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September/October 2020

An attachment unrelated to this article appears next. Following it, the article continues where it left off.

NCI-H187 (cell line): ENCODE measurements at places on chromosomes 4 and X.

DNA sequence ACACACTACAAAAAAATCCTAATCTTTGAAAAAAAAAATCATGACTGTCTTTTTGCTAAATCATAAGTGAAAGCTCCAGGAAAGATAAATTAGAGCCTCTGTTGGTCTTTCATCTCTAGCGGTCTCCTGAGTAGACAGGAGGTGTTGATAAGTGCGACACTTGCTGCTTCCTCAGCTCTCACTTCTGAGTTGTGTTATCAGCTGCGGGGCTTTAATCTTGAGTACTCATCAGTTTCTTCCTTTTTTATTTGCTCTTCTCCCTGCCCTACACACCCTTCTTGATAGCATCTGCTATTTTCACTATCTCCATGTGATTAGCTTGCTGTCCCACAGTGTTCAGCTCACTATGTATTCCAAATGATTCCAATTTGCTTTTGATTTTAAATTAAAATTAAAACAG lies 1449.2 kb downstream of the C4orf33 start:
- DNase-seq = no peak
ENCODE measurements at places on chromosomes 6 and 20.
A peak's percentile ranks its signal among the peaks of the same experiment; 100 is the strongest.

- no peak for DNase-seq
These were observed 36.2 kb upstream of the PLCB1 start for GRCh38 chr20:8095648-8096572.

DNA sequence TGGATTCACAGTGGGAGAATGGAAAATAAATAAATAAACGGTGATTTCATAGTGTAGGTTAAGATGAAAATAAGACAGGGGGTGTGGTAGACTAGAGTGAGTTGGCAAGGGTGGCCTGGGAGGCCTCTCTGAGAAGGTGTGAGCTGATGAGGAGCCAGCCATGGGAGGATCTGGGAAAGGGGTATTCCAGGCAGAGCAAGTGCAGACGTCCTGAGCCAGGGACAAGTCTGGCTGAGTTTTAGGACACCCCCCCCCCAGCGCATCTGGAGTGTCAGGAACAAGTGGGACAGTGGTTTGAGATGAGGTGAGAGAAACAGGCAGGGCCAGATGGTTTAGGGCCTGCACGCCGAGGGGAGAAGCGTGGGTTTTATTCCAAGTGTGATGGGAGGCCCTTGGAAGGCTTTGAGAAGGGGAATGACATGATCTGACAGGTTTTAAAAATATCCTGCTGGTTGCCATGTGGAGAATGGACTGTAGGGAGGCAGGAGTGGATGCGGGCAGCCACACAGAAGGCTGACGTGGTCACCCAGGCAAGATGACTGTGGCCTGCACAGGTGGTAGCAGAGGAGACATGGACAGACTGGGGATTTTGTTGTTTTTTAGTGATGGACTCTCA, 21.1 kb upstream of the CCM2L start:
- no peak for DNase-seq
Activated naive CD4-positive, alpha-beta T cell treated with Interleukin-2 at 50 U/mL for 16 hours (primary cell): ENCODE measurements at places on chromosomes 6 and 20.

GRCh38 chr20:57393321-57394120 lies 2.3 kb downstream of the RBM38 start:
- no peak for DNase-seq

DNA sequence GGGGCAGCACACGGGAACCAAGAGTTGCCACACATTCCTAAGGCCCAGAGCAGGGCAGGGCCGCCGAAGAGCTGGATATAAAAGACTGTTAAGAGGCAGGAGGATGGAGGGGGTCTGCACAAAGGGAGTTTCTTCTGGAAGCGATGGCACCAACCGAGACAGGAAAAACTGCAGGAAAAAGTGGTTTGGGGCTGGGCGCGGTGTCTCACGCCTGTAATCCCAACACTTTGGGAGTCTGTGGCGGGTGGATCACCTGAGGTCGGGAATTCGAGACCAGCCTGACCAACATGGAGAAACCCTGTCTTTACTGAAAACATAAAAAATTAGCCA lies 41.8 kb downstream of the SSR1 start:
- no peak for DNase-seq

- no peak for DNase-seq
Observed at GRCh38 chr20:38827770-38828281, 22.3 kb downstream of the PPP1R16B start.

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DIRECTOR'S CHAIR 10 POST SEPT/OCT 2020 ost indie auteurs comfortably orbit the red hot sun that is big-budget, tent pole-driven Hollywood, more than happy to exchange their artistic vision and the eternal quest for financing for a shot at a superhero fran- chise or monster movie with a built-in global audience and fat payday, should the chance ever come their way. Kelly Reichardt is not that kind of filmmaker. Since making her acclaimed 1994 debut River of Grass, she's followed her own singular orbit as a true outlier of indie cinema, and over the course of ten films has amassed a small but potent body of work — including Old Joy, Certain Women, Wendy and Lucy, Meek's Cutoff and Night Moves — that has cemented her reputation as one of the most distinctive voices in movies today, thanks to her hands-on approach (she's also edited her last six films), and ultra-realistic, unsentimental and gritty approach to her minimalist material. And that austere material — most- ly co-written with novelist Jonathan Raymond since Old Joy, and often based on his short stories — is, appropriately enough for the outlier auteur, mainly about proverbial outsiders and enigmatic figures, wanderers adrift in the American west, often alone in their endless and mysterious journeys. In her new film, First Cow, Reichardt once again travels back in time to the Pacific Northwest, this time evoking an authentically hardscrabble early nine- teenth century way of life. A taciturn loner and skilled cook (John Magaro) has traveled west and joined a group of fur trappers in Oregon Territory, though he only finds true connection with a Chinese immigrant (Orion Lee) also seeking his fortune. Soon the two collaborate on a successful business, although its longev- ity is reliant upon the clandestine partic- ipation of a nearby wealthy landowner's prized milking cow. From this simple premise, Reichardt again shows her distinct talent for depicting the peculiar rhythms of daily living and ability to cap- ture the immense, unsettling quietude of rural America. Here, in an exclusive interview with Post, the Portland, OR-based Reichardt talks about making the film, her love of post and the challenges of editing. Isn't this a film you've wanted to make for a long time? "Yes, you're right. It's based on another Jon Raymond book, 'The Half-Life', which I read nearly 20 years ago and I always wanted to make a film of it, but it spans 40 years in the early 1800s and is set on two continents, so it was out of my reach just in terms of the scale and budget you'd need. But after another project fell through, Jon and I began talking about how to adapt it, and it became this kind of heist movie, a caper around the cow, which doesn't exist in the book. And it's about friendship and it's a period piece, so that was all fun to explore." Period pieces can be tricky. What were the main technical challenges in pulling it all together? "Some of that fell on my longtime DP Chris Blauvelt, as we decided not to shoot on film this time, and we really wanted to avoid it having any contemporary look or feel to it. We didn't want the hard lines of HD or anything like that, and he made good use of all the overcast days, which really helped us during the shoot." How tough was it casting the right cow? (Laughs) "Her name was Evie and it was more the type of cow that mattered, a Jersey. She had huge eyes and we just picked her from a beauty shot." Talk about how you collaborated with Chris on the look you wanted. What's the process? "Part of the inspiration was the paint- ings of Frederick Remington, with their muddy greens and blues, and the whole team — the production designer, costume designer and Chris — all worked towards that. And we also watched films like The Apu Trilogy, about this peasant family, which is shot very low to the ground, and I did my usual book, which acts as a visual guide that goes through the whole film, scene by scene. Then I sit down with Chris and we look at my book and go through the script and work out how we want to shoot it, and start the shot list. There's a lot of foraging and digging and stuff close to the ground, especially in the beginning, and we have a lot of pans and tilts, and we shot it in 4:3, a square format we also used in Meek's Cutoff, and it really suited the story and the overall look — both ex- teriors with the tall trees, and the interiors, which I wanted to feel simple and inti- mate. This was also the most pre-produc- tion time we've ever had together, and he was able to do a lot of scouting and shoot tests. It was also the first time we were able to build the interiors around how we wanted to shoot them." How tough was the shoot? "It was 30 days as usual, and it was great. We shot it all on location in Oregon in the fall, so it was cold and rainy, but you could dress for that, and it was the first time we'd ever shot five-day weeks, which was fantastic. We had time to think a bit and visit locations [on] the weekend." You shot digitally. That must help in post, right? "Yes, it's all set up for digital now. The other thing is, if you don't have a big budget and you're shooting 16mm, I find it really hard to know exactly what I'm shooting. But with digital, you have the monitor, which I love, and you're basically looking at an image that's almost col- or-timed on the set, and once you work like that, it's very hard to go back. And we had our color timer on set and it was all geared up for that before we began the shoot, and our post color timer, Joe Gawler, also had my book as a visual guide before we began, along with the gaffer and so on, so everyone was on the same page. Chris and I did have other KELLY REICHARDT HELMS FIRST COW BY IAIN BLAIR M THIS FILMMAKER IS HANDS-ON WHEN IT COMES TO EDITING Reichardt

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